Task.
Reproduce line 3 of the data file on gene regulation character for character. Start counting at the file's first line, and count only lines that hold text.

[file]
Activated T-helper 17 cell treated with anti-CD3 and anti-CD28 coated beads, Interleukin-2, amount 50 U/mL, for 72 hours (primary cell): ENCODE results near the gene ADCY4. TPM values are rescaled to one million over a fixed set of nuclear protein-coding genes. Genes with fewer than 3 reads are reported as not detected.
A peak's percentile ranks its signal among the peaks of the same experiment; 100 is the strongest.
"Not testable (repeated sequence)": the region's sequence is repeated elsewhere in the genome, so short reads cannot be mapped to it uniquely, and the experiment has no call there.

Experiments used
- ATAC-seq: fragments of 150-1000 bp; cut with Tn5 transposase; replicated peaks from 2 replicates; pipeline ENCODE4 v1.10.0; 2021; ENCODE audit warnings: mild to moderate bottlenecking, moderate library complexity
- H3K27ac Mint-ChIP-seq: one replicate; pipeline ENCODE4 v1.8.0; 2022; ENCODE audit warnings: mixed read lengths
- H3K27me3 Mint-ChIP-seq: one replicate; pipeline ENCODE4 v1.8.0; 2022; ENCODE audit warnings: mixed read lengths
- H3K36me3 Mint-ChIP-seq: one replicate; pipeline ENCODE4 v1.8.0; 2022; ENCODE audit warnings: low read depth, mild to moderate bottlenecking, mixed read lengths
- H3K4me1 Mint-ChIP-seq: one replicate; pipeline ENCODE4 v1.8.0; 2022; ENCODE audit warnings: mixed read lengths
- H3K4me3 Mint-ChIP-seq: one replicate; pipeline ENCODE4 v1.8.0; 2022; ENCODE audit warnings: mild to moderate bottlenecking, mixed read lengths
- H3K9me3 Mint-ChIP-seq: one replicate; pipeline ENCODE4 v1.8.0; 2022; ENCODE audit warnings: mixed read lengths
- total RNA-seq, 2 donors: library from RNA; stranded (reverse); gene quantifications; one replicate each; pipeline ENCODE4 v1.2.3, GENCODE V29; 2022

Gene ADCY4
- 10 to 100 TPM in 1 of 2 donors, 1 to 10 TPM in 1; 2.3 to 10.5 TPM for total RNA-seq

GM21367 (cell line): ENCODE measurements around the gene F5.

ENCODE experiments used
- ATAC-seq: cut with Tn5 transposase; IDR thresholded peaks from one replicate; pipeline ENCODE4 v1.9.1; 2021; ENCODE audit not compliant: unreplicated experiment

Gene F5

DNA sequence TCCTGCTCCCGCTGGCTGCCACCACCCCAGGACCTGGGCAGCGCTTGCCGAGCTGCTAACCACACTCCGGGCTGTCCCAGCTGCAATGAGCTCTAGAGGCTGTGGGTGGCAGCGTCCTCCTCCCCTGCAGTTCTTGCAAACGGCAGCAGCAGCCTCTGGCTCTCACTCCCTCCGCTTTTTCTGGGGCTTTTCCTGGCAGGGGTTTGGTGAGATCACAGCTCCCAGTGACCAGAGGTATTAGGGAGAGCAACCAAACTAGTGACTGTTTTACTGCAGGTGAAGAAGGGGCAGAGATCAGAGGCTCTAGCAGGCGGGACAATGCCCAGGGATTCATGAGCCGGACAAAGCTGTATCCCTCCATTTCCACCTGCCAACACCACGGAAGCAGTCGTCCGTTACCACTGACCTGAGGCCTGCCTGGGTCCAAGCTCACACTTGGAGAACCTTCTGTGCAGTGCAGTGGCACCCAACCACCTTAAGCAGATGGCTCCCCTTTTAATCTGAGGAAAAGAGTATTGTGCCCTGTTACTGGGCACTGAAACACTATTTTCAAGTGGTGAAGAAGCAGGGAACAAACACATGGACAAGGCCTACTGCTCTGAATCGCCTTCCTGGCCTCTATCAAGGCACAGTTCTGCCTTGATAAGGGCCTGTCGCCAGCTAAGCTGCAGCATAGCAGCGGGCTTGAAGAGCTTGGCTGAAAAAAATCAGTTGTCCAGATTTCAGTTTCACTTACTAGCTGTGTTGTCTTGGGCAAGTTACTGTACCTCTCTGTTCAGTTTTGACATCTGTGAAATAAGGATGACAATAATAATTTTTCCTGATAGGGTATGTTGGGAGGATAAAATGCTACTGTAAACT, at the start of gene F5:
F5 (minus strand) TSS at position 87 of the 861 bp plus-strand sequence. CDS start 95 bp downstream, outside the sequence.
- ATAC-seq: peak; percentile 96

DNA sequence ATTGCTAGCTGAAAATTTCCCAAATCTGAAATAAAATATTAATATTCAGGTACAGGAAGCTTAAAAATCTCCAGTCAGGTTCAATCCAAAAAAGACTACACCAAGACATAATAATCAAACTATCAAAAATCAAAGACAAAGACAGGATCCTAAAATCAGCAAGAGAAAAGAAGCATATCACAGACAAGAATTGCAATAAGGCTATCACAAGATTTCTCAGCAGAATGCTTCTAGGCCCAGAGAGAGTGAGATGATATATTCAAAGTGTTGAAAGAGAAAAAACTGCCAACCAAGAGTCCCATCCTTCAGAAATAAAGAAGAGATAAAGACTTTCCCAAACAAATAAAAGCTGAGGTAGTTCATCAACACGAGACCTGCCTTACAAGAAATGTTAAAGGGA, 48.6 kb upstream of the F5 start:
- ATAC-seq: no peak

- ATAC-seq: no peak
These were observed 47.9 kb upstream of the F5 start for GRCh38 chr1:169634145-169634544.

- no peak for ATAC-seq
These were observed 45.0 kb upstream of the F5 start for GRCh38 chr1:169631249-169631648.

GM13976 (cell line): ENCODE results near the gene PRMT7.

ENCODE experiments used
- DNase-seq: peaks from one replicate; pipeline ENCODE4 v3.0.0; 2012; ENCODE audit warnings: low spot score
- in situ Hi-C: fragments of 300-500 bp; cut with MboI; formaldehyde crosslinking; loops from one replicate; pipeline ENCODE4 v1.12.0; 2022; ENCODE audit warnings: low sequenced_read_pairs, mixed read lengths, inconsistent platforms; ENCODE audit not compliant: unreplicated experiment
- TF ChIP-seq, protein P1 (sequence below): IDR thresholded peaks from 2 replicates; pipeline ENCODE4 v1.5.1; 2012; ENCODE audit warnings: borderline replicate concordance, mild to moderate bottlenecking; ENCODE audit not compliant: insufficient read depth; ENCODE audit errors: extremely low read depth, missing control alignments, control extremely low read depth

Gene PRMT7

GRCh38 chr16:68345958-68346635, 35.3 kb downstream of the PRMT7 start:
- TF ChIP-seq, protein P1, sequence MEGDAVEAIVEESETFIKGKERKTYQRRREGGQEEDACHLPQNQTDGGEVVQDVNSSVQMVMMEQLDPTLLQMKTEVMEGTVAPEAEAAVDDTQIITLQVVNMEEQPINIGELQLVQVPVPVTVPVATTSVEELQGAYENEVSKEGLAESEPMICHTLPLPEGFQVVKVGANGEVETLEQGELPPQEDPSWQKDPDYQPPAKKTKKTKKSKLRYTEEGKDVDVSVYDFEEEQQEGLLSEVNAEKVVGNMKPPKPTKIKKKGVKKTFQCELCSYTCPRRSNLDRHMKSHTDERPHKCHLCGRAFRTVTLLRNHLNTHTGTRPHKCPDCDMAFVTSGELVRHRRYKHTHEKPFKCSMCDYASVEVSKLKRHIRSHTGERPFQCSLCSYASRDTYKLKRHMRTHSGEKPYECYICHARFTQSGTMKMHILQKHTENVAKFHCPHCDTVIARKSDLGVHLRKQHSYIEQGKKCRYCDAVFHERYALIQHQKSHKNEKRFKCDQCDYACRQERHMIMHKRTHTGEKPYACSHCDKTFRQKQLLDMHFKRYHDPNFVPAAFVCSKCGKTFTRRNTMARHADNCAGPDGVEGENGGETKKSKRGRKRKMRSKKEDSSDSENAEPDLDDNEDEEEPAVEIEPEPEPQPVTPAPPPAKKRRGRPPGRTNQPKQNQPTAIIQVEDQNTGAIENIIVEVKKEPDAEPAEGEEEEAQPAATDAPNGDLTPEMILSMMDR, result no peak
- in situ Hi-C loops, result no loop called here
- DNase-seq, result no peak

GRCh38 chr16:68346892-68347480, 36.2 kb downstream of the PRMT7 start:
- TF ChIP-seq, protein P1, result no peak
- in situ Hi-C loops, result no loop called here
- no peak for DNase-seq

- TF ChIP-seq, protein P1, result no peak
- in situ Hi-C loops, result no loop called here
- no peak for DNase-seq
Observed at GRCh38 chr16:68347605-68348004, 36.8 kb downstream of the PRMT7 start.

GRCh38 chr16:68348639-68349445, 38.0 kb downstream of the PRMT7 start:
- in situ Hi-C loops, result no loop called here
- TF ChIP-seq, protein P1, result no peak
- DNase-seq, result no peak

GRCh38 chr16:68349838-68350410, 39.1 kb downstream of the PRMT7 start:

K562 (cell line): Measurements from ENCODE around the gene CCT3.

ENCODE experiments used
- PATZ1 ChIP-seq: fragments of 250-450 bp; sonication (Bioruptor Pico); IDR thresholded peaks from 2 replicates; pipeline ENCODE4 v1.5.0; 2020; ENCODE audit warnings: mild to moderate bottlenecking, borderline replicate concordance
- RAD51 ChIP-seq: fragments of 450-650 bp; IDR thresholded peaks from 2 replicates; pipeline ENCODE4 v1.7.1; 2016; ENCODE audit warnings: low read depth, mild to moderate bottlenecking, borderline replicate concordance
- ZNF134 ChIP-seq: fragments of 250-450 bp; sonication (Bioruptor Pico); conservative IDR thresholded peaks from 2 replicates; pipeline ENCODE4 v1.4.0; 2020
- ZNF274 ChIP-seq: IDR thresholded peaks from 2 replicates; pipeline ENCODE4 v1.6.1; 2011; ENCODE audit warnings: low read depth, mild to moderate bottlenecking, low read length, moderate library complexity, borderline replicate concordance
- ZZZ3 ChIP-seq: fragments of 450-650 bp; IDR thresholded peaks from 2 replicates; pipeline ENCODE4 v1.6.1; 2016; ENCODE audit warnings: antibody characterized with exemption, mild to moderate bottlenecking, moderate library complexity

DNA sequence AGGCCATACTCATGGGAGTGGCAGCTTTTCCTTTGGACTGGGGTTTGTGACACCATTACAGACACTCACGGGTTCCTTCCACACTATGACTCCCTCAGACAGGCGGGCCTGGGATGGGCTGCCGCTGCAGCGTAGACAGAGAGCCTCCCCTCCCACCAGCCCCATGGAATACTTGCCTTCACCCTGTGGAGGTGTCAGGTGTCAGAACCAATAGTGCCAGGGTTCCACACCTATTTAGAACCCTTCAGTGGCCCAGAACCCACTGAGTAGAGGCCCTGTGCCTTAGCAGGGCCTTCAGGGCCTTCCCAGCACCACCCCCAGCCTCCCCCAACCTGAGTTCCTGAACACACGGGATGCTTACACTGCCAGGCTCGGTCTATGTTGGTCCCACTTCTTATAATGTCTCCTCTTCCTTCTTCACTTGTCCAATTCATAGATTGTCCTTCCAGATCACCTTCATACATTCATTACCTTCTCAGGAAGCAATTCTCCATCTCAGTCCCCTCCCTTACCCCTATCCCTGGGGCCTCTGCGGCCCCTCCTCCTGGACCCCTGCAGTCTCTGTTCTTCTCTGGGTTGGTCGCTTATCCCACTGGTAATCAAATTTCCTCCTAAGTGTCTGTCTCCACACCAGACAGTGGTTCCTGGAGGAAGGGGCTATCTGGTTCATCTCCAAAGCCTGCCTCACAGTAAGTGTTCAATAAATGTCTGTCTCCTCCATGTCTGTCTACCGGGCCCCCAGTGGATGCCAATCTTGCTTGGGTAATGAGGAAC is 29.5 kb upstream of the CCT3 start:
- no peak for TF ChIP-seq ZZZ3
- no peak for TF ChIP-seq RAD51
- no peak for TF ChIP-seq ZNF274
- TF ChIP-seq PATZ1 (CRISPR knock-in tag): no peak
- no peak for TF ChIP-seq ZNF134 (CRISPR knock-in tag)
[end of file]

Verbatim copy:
"Not testable (repeated sequence)": the region's sequence is repeated elsewhere in the genome, so short reads cannot be mapped to it uniquely, and the experiment has no call there.